Saturday, September 4, 2010

Farmington to Grand Canyon

The following post covers a day earlier in our trip; a day when we did too many things and covered too diverse an area to write about in one entry so I saved it for now when we are staying more in one place.
On this particular morning we left Mom & Pop;s RV Park and headed toward Shiprock.  For Tony Hillerman fans, Shiprock is Mecca.  Shiprock is the  actual rock, standing solitary in the surrounding high plains
and Shiprock is the nearby real town, headquarters for fictional  Joe Leaphorn the retired detective solving crimes all over Indian country. 
Immediately around Shiprock, the landscape includes sandy dirt and rock hills slowly wearing  down. There are signs warning of rocks falling onto the top of vehicles wherever the highway comes close to the hillside.  
Outside town the hills become mountains, buttes and mesas. The grasslands along US 64 consist of sage, other blue/green grasses, small yellow mustard-like plants and dark juniper trees and pinion tees.
At Teec Nos Pos we took a slight detour  to Four Corners, the point where Utah, Arizona, New Mexico and Colorado come together. A monument has been built at the point which is surrounded by stalls selling a mixture of hand-made jewelry and crafts.
Jeff against a blue Navajo sky
me, being a true tourist, sitting in all four states

From Teec Nos Pos the grasslands became more lush while off in the distance we could see Red Mesa. 
We were given lots of opportunity to study the mesa as we sat in a short line of traffic while the road was blacktopped. The rock was stratified in hues of red and browns.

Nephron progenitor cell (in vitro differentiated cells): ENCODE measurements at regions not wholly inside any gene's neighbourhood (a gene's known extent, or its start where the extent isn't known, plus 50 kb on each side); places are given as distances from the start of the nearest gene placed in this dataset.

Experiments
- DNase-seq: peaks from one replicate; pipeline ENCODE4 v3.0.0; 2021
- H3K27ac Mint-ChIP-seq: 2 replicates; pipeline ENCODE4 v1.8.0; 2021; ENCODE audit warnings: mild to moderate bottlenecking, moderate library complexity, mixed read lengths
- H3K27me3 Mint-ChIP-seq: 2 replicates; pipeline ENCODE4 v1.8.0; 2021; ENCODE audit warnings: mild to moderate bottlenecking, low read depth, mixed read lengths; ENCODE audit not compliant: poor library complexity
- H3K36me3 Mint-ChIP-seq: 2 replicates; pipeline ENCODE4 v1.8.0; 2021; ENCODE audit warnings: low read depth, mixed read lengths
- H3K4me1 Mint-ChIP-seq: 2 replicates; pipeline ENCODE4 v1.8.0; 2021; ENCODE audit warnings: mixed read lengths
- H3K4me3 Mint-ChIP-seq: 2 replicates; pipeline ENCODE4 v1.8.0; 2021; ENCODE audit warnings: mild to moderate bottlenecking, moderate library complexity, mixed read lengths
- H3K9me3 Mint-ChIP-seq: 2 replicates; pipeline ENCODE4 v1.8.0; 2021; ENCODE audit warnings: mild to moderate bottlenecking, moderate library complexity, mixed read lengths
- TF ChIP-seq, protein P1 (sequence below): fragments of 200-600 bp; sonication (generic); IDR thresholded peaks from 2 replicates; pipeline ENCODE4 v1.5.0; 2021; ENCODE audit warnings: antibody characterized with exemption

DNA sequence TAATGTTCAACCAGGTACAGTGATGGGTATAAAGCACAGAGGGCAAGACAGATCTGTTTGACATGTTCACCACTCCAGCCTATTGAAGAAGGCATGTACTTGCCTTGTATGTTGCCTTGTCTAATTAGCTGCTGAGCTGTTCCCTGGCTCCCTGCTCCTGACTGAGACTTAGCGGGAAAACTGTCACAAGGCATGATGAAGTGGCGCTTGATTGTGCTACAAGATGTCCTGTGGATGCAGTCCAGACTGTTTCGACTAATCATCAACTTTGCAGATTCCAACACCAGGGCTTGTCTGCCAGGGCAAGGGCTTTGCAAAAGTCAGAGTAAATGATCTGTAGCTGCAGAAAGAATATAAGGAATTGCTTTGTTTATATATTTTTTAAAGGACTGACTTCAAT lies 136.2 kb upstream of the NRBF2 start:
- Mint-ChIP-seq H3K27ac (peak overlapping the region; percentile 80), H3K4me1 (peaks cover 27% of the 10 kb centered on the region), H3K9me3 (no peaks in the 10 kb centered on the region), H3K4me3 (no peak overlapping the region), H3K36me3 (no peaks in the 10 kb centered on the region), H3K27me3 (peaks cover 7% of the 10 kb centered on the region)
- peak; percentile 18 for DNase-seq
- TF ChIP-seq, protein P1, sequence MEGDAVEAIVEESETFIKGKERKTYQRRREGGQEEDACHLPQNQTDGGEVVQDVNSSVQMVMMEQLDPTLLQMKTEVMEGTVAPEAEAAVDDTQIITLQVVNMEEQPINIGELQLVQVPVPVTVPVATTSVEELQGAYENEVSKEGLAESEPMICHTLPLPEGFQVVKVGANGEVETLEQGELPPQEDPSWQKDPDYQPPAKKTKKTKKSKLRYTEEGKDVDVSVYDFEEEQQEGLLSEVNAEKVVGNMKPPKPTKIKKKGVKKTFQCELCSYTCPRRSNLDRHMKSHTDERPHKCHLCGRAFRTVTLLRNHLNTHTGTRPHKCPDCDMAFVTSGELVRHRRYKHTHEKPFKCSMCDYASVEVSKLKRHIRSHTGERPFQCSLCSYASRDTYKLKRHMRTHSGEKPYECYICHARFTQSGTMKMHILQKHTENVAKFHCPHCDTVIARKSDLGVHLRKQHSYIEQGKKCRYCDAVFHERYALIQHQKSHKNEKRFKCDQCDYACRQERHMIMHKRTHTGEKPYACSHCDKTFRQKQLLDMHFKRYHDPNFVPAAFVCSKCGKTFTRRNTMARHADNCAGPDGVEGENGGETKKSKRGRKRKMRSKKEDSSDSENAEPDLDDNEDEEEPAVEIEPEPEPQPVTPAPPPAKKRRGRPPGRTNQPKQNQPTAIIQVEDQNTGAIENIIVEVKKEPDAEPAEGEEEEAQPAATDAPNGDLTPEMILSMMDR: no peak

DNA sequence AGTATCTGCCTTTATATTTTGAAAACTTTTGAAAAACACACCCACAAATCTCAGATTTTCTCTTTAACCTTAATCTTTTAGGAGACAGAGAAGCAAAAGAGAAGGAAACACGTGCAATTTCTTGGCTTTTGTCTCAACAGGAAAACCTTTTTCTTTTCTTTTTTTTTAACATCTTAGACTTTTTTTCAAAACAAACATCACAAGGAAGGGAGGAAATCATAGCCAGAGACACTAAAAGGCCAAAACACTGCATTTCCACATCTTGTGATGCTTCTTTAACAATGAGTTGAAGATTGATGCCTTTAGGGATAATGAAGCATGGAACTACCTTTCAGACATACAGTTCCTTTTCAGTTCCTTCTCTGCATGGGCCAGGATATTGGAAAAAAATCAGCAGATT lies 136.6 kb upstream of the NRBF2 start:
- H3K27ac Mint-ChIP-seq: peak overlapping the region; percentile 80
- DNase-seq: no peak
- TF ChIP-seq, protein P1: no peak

We soon left the grasslands for the Arizona desert
In the town of Tuba City we visited the Trading Post, a stone store built by the Mormons who originally settled the area.  At the time the Mormons came through, the local Hopi Indians asked them to settle in order to protect the them from their enemy, the Navajo.  The Mormons chose to stay and Hopi settled around them.  When the United States Government took over the land, the Mormons and Hopis were forced to leave, setting the land apart for the Navajo.  The Mormon head elder requested to name the town before they left.  When he was given permission, he named the town Tuuvi City after the Hopi Chief. Through time and Government Shenanigans, the name changed to Tuba City. There is still a Mormon cemetery in town and many Mormons return researching their ancestors. The Hope - Navajo land dispute continues to this day.
A highway marks the edge of Navajo lands, across which the Hopis still live and have begun to develop.
On their land, the Hopis have built a new motel and trading center that, while modern fit well into the landscape and traditional style.It was here that we saw the McDonalds pictured below, though I never thought I would be putting a McDonalds in this blog.
Out next destination was the Grand Canyon. After my ride across the Mississippi, I had a few trepidations. But this time I planned to be more prepared.

No comments: